There is no one who can predict with even the longest odds what the conditions may be in Iraq if we begin to pull our forces out of that country today, or six months or six years from now. No one, period! Thus, it is way long past time to get real, to be honest, to think clearly, and without reference to emotions, or what any of us might like to believe is happening or that might happen. Any other perspective is without the first whiff of moral reference.
What is deniable to no one, however is that Iraq is a place on a map without a functioning government, that it is a place that was artificially etched on a map without the first regard for the cultures and ethnicities and religions and histories of those who would compose the various populations within those artificial boundaries. Beyond tribal hatreds and feuds and bloody wars that stretch back more than a millennia there may be nothing else that is common to those who inhabit the area.
Also denied by no one is there exists not a single plan or strategy with a genuinely estimable level of likelihood of bringing Iraq’s disparate and warring factions to any level of acceptance on any matter. Walter Jones is the Republican US Representative whose district includes Camp Lejeune, the Marine Corps base on North Carolina’s Atlantic Ocean seaboard. During today’s (September 10, 2007) House inquiry of General Petraeus and Ambassador Crocker, Representative Jones asked both gentlemen about the chances Iraq’s factions might at some point be able to reconcile their differences sufficient to govern, and when that time might be. Neither were able to testify such a time would occur, if ever. The best either was able to suggest was that “there are signs of progress,” though pointing to any specific and likely lasting evidence was beyond their ken.
August 6, the Crandall Canyon Mine in Utah suffered a collapse that trapped 6 miners 1,500 below the earth, 3.4 miles from the mine’s entrance. On August 16, a seismic “jolt,” or “bump” resulted in the injury of six rescuers and the death of three. Rather than risk the injury and death of more rescuers, the effort was halted.
No one who was at all in a position of responsibility there spoke in terms of “victory” or the dire consequences that would accrue due to “defeat.” No one saw what had transpired there, or was transpiring in sports’ terminology.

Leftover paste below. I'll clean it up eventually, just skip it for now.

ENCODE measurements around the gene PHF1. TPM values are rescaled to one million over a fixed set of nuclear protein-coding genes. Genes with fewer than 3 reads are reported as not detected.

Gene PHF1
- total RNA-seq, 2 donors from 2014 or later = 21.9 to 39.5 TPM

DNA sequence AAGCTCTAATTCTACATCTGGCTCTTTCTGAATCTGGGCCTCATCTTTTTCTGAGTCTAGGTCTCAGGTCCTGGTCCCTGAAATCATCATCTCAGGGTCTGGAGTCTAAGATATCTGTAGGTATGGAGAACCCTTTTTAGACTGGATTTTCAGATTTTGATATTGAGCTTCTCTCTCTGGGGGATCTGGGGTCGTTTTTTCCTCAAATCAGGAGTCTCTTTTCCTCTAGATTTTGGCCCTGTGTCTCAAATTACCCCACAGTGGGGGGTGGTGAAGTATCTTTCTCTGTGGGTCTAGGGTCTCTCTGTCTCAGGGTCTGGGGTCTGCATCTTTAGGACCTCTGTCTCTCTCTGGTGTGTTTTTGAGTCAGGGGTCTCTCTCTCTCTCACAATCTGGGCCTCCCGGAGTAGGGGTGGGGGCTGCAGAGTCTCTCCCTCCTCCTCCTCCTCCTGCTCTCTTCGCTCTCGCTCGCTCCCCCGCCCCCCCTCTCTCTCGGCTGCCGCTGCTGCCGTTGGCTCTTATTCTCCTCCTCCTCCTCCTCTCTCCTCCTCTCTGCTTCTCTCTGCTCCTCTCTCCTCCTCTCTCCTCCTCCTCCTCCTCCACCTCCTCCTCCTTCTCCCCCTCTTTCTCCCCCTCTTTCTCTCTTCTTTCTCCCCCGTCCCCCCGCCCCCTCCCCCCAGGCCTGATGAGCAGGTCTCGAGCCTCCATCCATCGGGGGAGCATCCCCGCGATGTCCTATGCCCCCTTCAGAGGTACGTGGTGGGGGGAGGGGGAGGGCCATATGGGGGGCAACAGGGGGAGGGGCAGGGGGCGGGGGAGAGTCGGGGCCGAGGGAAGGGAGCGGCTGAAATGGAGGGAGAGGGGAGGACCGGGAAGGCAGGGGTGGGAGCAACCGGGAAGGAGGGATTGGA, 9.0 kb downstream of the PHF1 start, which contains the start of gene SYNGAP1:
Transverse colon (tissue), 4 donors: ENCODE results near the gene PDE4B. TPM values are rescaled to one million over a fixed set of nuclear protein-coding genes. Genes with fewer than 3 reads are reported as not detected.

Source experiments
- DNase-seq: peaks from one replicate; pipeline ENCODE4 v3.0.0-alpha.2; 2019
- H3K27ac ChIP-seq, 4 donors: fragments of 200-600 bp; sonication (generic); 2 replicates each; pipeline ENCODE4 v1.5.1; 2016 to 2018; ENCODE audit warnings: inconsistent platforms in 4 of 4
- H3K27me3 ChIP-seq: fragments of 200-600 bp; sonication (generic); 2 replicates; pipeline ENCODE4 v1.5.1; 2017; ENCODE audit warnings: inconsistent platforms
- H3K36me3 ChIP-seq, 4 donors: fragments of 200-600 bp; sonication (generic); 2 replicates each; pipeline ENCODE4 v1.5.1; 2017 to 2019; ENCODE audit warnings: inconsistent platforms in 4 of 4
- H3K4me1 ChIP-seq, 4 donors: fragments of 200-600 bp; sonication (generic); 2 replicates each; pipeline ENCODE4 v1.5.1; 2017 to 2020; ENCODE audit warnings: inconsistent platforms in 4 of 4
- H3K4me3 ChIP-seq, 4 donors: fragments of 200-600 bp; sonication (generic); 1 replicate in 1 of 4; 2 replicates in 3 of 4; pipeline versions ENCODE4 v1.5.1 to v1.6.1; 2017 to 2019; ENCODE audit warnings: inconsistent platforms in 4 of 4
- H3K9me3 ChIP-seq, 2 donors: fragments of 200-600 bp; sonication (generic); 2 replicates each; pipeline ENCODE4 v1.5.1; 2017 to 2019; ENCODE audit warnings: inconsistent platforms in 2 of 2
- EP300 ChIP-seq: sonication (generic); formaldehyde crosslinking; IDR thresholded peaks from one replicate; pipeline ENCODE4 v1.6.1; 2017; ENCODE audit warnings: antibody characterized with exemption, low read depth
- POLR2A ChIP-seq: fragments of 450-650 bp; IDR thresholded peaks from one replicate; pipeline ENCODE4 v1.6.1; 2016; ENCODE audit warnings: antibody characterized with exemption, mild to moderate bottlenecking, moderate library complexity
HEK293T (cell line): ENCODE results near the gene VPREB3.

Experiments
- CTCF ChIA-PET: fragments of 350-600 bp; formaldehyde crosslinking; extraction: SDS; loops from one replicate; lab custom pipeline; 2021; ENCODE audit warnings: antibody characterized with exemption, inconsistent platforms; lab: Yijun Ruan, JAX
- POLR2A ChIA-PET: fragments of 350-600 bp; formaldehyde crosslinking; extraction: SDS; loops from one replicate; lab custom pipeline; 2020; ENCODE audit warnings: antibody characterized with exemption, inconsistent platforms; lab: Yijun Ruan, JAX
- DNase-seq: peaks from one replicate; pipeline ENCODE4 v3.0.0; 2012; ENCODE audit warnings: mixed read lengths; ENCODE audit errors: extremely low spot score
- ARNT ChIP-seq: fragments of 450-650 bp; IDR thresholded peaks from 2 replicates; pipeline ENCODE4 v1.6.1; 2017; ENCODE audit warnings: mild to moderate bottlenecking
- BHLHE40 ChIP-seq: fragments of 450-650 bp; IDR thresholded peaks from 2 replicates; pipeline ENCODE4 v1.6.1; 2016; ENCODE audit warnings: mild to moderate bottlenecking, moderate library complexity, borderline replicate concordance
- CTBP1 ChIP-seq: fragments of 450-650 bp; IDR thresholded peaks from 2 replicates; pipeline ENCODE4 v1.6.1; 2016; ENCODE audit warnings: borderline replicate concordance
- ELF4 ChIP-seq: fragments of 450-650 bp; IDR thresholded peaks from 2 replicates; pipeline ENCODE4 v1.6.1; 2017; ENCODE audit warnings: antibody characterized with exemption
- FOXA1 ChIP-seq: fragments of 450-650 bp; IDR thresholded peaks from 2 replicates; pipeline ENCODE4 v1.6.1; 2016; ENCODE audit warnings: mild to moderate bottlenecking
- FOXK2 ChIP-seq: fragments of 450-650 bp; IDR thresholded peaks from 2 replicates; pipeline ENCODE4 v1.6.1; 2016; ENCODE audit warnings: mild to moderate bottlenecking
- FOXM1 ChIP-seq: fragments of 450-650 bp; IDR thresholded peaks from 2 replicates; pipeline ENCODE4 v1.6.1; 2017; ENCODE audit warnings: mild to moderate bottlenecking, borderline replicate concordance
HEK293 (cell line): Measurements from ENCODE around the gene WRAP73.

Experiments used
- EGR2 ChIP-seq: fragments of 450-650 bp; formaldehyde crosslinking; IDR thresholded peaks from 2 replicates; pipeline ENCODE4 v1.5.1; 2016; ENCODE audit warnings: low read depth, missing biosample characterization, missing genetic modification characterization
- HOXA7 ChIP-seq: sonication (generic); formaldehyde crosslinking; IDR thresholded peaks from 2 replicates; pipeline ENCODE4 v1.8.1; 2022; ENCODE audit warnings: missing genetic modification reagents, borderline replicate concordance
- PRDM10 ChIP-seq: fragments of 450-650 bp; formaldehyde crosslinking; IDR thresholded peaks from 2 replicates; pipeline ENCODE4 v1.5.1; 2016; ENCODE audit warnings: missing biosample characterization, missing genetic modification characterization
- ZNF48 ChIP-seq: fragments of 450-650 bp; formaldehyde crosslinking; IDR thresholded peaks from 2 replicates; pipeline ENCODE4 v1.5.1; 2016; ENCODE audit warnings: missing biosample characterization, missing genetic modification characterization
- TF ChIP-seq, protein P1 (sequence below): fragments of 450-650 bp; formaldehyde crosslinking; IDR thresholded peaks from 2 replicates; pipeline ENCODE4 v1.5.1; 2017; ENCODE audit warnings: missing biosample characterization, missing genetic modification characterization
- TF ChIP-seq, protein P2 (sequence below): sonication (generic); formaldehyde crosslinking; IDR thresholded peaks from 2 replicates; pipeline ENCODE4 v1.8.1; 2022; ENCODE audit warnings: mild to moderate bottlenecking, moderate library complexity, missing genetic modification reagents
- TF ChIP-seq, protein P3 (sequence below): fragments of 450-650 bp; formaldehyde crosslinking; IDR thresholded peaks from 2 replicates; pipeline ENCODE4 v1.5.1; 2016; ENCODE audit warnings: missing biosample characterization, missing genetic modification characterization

I am angry. I am pissed to near catatonic rage whenever I hear anyone using the terms “victory” or “defeat” when speaking about the situation in Iraq, and what ought to be done. “The United States can’t afford to lose” is a phrase that infuriates me. This is not some damn game! The mere suggestion that those speakers are entitled to not lose some element of vicarious pride, and that they are so entitled to their pride that the expenditure of human lives and intact physiognomies and healthy psyches, American and Iraqis, can even enter the equation rakes the conscience raw.
George Bush, who ran as hard and as fast as he could from the peril of military duty, recently had the gall to suggest that the 58,000+ names on the Vietnam Wall were insufficient, that the US “pulled out too soon.”. Oh that if only his father had “pulled out” prematurely a million or so who are now dead, a million and more who are now permanently physically and/or emotionally mutilated might now be alive and intact.
George Bush has reported that he sleeps well, that he doesn’t lose sleep over the moral calamity for which he and a gaggle of others and those who voted for him are wholly responsible. Drawing on Joseph Welch’s beseeching inquiry of Senator Joe McCarthy, I too ask of all who now contend for more time, more lives, more money, “At long last, have you left no sense of decency?” The authorities at the Crandall mine held that enough had been lost and enough had been spent. But my last question concerning an Iraq that has neither a prospect nor a plan in the offing, how much more blood and how much more of our treasure will it take to sate your gluttonous, fragile pride?— Ed Tubbs